The geographic spread of Kentucky bluegrass in rangelands of the USA has increased significantly over the past 3 decades. Preliminary analysis indicates that Kentucky bluegrass occupies over half of all ecological sites across the Northern Great Plains. Kentucky bluegrassÂ has served as nutritious forage during certain times of the year, it is a widely used turf grass, and has been used as a soil stabilizer against erosion. However, the consequences of the rapid Kentucky bluegrass expansion on native plant species diversity and ecosystem services have received little attention. The invasion and expansion of Kentucky bluegrass in the Northern Great Plains has contributed to the decrease of native prairie community integrity and plant diversity and has altered plant community structure and function. We review available research related to Kentucky bluegrass and evaluate its effects on native plant diversity and ecosystem services. Based on our review, we found that invasion may bring serious negative consequences to ecosystem services and restoration of native rangelands and greater native landscape connectivity is needed to maintain the flow of ecosystem goods and services from these rangeland ecosystems.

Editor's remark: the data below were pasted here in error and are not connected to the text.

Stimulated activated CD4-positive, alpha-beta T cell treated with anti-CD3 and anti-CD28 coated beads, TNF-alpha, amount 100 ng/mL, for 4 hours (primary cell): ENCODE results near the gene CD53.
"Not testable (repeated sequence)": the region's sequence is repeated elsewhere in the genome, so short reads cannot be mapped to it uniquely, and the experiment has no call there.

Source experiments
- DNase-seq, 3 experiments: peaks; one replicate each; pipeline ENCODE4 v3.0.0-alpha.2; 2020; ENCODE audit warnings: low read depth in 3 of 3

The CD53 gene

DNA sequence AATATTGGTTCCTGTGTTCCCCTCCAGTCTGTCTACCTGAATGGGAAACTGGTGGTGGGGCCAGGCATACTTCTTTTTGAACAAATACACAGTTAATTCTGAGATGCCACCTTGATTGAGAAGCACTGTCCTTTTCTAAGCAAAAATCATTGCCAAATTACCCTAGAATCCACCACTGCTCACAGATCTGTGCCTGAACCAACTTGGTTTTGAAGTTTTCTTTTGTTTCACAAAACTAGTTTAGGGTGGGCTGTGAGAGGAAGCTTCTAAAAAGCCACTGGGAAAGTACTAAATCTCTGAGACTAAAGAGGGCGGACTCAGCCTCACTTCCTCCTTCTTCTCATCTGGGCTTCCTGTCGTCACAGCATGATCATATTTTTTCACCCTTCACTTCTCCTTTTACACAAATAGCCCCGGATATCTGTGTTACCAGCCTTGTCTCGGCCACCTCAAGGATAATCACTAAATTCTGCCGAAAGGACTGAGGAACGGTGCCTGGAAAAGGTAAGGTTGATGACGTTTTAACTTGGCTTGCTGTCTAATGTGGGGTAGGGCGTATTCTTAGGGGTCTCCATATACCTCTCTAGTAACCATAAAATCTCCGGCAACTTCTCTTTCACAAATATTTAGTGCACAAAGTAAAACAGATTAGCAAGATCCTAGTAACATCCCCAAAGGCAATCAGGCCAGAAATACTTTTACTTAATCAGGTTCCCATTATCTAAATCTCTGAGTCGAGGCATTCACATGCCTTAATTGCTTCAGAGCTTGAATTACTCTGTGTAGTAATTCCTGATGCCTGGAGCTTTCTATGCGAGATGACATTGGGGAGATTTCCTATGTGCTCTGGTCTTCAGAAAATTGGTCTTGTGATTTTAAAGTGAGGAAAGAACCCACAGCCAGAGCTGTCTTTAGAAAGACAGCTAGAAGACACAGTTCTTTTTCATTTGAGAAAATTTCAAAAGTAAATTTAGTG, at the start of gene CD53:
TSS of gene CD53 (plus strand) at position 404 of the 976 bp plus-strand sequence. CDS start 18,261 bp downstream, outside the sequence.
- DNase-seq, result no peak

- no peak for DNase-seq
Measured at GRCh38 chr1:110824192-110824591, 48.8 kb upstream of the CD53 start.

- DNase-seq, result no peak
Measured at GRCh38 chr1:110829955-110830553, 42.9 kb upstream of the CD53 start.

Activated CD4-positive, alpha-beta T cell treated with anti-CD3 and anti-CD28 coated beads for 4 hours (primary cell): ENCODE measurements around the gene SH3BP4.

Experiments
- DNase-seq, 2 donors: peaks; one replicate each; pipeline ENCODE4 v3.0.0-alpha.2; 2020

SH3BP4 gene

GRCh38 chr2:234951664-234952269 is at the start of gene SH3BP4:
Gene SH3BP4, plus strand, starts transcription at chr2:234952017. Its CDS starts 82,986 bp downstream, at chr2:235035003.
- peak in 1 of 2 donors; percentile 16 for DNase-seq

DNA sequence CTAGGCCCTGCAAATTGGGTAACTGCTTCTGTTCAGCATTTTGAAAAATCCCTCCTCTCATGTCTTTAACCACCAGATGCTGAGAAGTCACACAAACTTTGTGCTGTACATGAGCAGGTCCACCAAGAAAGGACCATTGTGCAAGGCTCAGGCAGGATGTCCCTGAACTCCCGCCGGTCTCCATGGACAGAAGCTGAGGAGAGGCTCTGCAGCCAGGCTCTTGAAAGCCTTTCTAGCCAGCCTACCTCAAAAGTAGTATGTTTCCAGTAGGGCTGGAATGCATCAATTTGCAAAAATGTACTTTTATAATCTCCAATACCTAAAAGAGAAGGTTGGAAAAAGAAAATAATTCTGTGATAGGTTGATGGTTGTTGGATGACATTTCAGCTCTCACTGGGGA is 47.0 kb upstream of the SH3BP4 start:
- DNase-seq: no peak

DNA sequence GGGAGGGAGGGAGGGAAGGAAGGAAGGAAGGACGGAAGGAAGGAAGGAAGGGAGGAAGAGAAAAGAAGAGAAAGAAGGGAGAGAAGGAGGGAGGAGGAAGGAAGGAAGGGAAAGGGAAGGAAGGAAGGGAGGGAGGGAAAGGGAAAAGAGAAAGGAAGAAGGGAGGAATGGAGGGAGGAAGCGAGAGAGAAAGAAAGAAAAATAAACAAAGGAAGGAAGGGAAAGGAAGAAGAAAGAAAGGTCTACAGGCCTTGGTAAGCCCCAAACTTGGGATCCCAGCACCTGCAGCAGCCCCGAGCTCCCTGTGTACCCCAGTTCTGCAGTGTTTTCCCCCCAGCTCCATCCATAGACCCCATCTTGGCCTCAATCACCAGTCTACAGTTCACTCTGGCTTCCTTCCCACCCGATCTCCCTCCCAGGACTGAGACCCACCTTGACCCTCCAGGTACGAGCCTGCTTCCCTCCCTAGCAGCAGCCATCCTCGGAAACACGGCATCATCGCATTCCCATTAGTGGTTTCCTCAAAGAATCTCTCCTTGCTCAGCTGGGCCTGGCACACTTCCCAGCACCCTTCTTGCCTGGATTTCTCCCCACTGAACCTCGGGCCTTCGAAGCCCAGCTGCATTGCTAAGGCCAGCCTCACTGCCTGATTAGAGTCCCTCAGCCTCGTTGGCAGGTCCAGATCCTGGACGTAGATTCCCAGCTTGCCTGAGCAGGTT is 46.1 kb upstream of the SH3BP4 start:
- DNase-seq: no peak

Oral presentation and poster titles, abstracts, and authors from the Society for Range Management (SRM) Annual Meetings and Tradeshows, from 2013 forward.